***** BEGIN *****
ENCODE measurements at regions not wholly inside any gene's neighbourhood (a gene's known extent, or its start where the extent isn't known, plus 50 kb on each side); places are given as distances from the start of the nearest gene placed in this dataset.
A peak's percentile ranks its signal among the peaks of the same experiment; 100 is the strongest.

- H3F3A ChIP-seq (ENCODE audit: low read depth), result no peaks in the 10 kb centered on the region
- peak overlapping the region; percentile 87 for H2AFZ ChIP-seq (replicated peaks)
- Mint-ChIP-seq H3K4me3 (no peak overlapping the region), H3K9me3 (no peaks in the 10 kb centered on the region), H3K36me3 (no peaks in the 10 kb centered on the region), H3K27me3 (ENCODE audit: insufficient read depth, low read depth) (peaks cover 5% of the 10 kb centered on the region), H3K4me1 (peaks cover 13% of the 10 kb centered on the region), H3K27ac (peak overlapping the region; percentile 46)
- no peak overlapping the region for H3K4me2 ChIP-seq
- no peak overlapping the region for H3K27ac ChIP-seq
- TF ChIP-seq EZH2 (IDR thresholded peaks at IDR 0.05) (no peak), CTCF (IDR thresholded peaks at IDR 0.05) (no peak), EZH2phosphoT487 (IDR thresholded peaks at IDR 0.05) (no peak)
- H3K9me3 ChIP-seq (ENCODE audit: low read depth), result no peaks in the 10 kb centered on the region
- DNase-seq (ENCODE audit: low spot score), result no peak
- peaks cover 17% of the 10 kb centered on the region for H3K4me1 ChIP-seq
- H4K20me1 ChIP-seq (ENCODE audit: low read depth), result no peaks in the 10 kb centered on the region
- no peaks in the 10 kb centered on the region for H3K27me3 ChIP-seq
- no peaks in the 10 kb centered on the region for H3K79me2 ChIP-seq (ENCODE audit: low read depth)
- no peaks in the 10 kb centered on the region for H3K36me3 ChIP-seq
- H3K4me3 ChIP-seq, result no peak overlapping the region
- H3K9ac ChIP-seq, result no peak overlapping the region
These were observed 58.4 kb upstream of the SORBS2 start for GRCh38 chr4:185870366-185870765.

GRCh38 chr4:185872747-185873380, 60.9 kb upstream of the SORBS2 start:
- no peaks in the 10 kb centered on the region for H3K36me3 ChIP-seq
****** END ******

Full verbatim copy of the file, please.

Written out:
ENCODE measurements at regions not wholly inside any gene's neighbourhood (a gene's known extent, or its start where the extent isn't known, plus 50 kb on each side); places are given as distances from the start of the nearest gene placed in this dataset.
A peak's percentile ranks its signal among the peaks of the same experiment; 100 is the strongest.

- H3F3A ChIP-seq (ENCODE audit: low read depth), result no peaks in the 10 kb centered on the region
- peak overlapping the region; percentile 87 for H2AFZ ChIP-seq (replicated peaks)
- Mint-ChIP-seq H3K4me3 (no peak overlapping the region), H3K9me3 (no peaks in the 10 kb centered on the region), H3K36me3 (no peaks in the 10 kb centered on the region), H3K27me3 (ENCODE audit: insufficient read depth, low read depth) (peaks cover 5% of the 10 kb centered on the region), H3K4me1 (peaks cover 13% of the 10 kb centered on the region), H3K27ac (peak overlapping the region; percentile 46)
- no peak overlapping the region for H3K4me2 ChIP-seq
- no peak overlapping the region for H3K27ac ChIP-seq
- TF ChIP-seq EZH2 (IDR thresholded peaks at IDR 0.05) (no peak), CTCF (IDR thresholded peaks at IDR 0.05) (no peak), EZH2phosphoT487 (IDR thresholded peaks at IDR 0.05) (no peak)
- H3K9me3 ChIP-seq (ENCODE audit: low read depth), result no peaks in the 10 kb centered on the region
- DNase-seq (ENCODE audit: low spot score), result no peak
- peaks cover 17% of the 10 kb centered on the region for H3K4me1 ChIP-seq
- H4K20me1 ChIP-seq (ENCODE audit: low read depth), result no peaks in the 10 kb centered on the region
- no peaks in the 10 kb centered on the region for H3K27me3 ChIP-seq
- no peaks in the 10 kb centered on the region for H3K79me2 ChIP-seq (ENCODE audit: low read depth)
- no peaks in the 10 kb centered on the region for H3K36me3 ChIP-seq
- H3K4me3 ChIP-seq, result no peak overlapping the region
- H3K9ac ChIP-seq, result no peak overlapping the region
These were observed 58.4 kb upstream of the SORBS2 start for GRCh38 chr4:185870366-185870765.

GRCh38 chr4:185872747-185873380, 60.9 kb upstream of the SORBS2 start:
- no peaks in the 10 kb centered on the region for H3K36me3 ChIP-seq